Voted "No" During the shutdown in October 2013, the Senate rejected, down party lines, every House-originated bill that stripped the budget of funding for the Affordable Care Act. A deal was reached late on October 16, 2013, just hours before the debt ceiling deadline. The bill to reopen the government, H.R. 2775, lifted the $16.7 trillion debt limit and funds the government through January 15, 2014. Federal employees also received retroactive pay for the shutdown period. The only concession made by Senate Democrats was to require income verification for Obamacare subsidies.[20] The final vote on H.R. 2775 was 81-18, with all 18 votes against the bill from Republican members. Risch voted with the Republican Party against the bill.[21]

No Budget, No Pay Act of 2013

Voted "No" Risch voted against H.R.325 -- No Budget, No Pay Act of 2013. The bill passed the Senate on January 31, 2013, with a vote of 64 - 34. The purpose of the bill was to temporarily suspended the debt ceiling and withhold the pay of members of Congress until a budget could be passed. The vote largely followed party lines with Democrats overwhelmingly supporting it and many Republicans in opposition to the bill.[13]

2013 Senate Budget Proposal

Voted "No" Risch voted against the 2013 Senate Budget Proposal.[13] On March 23, after an all-night debate that ended just before 5 a.m., by a 50 to 49 vote the Democratically controlled Senate approved its first budget in four years. No Republicans voted for the Senate plan, and four Democrats opposed it. All four are from red states and are up for re-election in 2014. Risch was one of the four Democrats who voted against the budget proposal.[13]

The approved plan is a $3.7 trillion budget for 2014 and would provide a fast track for passage of tax increases, trim spending modestly and leave the government still deeply in the red for the next decade.

The approval of a budget in the Senate began the process of setting up contentious, and potentially fruitless, negotiations with the Republican-controlled House starting in April to reconcile two vastly different plans for dealing with the nation’s economic and budgetary problems.

The House plan would have brought the government’s taxes and spending into balance by 2023 with cuts to domestic spending even below the levels of automatic across-the-board cuts for federal programs now, and it orders up dramatic and controversial changes to Medicare and the tax code.

The Senate plan differed greatly, and included $100 billion in upfront infrastructure spending to bolster the economy and calls for special fast-track rules to overhaul the tax code and raise $975 billion over 10 years in legislation that could not be filibustered. Even with that tax increase and prescribed spending cuts, the plan approved by the Senate would leave the government with a $566 billion annual deficit in 10 years, and $5.2 trillion in additional debt over that window.


Mexico-U.S. border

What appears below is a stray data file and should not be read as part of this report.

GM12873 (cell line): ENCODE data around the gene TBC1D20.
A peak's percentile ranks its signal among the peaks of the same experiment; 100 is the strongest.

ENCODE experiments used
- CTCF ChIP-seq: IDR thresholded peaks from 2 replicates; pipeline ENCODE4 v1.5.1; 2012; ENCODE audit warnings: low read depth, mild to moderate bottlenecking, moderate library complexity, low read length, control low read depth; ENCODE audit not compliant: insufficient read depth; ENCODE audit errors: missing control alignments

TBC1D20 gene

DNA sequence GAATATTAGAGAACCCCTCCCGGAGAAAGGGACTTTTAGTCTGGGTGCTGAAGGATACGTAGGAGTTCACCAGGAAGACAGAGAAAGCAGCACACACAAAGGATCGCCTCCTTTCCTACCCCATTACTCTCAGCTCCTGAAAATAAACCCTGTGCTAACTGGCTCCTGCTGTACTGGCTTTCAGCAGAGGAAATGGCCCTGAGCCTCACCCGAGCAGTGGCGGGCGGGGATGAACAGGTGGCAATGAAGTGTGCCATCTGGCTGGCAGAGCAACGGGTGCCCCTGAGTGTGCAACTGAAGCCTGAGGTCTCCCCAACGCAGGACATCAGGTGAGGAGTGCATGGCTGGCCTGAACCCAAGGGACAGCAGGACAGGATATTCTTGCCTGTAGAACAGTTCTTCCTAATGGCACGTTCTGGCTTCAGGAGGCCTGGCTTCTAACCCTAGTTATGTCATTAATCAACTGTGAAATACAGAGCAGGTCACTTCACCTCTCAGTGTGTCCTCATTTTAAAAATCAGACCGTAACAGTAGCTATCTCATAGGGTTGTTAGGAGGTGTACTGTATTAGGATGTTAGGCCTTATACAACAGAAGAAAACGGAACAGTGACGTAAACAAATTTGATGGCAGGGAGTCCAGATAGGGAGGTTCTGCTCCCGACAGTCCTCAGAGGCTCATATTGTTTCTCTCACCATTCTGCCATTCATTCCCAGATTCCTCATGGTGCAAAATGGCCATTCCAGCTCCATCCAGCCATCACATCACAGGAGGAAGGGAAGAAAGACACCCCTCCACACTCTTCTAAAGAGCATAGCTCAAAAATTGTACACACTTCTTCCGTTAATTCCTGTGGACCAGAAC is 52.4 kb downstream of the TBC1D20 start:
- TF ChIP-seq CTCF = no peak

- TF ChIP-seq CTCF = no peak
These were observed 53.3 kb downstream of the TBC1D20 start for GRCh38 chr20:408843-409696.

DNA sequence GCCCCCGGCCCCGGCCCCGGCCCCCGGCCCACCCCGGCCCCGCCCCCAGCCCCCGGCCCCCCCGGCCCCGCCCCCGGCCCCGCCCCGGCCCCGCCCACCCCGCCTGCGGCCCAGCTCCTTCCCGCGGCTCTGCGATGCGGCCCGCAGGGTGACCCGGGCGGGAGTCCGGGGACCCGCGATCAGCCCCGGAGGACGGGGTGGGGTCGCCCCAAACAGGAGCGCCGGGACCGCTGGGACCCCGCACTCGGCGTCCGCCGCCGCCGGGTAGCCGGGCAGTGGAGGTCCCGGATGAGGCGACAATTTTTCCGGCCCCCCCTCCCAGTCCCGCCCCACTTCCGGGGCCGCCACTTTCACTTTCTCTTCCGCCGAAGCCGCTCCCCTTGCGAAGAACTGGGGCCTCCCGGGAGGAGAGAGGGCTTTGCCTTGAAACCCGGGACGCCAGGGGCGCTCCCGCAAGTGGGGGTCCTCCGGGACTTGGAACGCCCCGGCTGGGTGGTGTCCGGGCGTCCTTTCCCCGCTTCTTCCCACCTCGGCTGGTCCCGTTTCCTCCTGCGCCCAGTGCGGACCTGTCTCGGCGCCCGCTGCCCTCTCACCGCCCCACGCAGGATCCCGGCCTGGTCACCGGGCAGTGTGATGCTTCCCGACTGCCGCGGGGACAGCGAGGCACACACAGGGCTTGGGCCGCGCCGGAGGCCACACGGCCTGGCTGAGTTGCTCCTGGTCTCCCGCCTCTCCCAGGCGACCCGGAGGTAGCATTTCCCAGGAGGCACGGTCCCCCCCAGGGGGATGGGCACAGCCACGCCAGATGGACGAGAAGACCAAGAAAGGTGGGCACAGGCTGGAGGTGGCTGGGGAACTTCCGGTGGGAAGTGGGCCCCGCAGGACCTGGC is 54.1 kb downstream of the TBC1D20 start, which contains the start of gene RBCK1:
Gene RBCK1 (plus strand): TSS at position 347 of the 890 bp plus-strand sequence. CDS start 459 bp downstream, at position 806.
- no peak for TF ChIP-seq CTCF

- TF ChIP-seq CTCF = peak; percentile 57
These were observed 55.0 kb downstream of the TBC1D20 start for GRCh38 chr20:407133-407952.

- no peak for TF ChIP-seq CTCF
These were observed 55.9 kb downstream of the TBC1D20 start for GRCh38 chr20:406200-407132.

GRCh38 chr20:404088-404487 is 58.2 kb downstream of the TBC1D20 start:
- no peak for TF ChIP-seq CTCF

Voted "Yes" Risch voted in favor of Senate Amendment 1197 -- Requires the Completion of the Fence Along the United States-Mexico Border. The amendment was rejected by the Senate on June 18, 2013, with a vote of 39 - 54. The purpose of the amendment was to require the completion of 350 miles of fence described in the Illegal Immigration Reform and Immigrant Responsibility Act of 1996 before registered provisional immigrant status may be granted. It would also require 700 miles of fence be completed before the status of registered provisional immigrants may be changed to permanent resident status. The vote followed party lines.[13]

Social Issues

Violence Against Women (2013)

Voted "No" Risch voted against S.47 -- Violence Against Women Reauthorization Act of 2013. The bill was passed by the Senate on February 12, 2013, with a vote of 78 - 22. The purpose of the bill was to combat violence against women, from domestic violence to international trafficking in persons. All 22 dissenting votes were cast by Republicans.[13]

Previous congressional sessions

Fiscal Cliff

Voted "Yes" Risch voted for the fiscal cliff compromise bill, which made permanent most of the Bush tax cuts originally passed in 2001 and 2003 while also raising tax rates on the highest income levels. The bill was passed in the Senate by a 89 - 8 vote on January 1, 2013.[22]

Threaten roadblock

In 2010, Risch and Mike Crapo joined Republicans in vowing to block all action until the Senate extends the Bush-era tax cuts and a government spending plan. All 42 Senate Republicans signed a letter sent to Senate Minority Leader Harry Reid, D-Nev..[23]

Risch said this follows the message voters sent during the last election.[23]

“It is long past time we focus on getting Americans back to work and our deficit spending stopped,” Risch said. “That’s what Americans voted for last month.”[23]


Risch and Mike Crapo joined a majority of Senate Republicans in 2010 in voting down proposals that would allow homosexuals to openly serve in the military ("Don't Ask, Don't Tell") and allow young people in the U.S. illegally to remain in the country if they attend college or join the military (DREAM Act). Both Risch and Crapo said the two plans were rushed through by Democrats during Congress’s lame duck session.[24]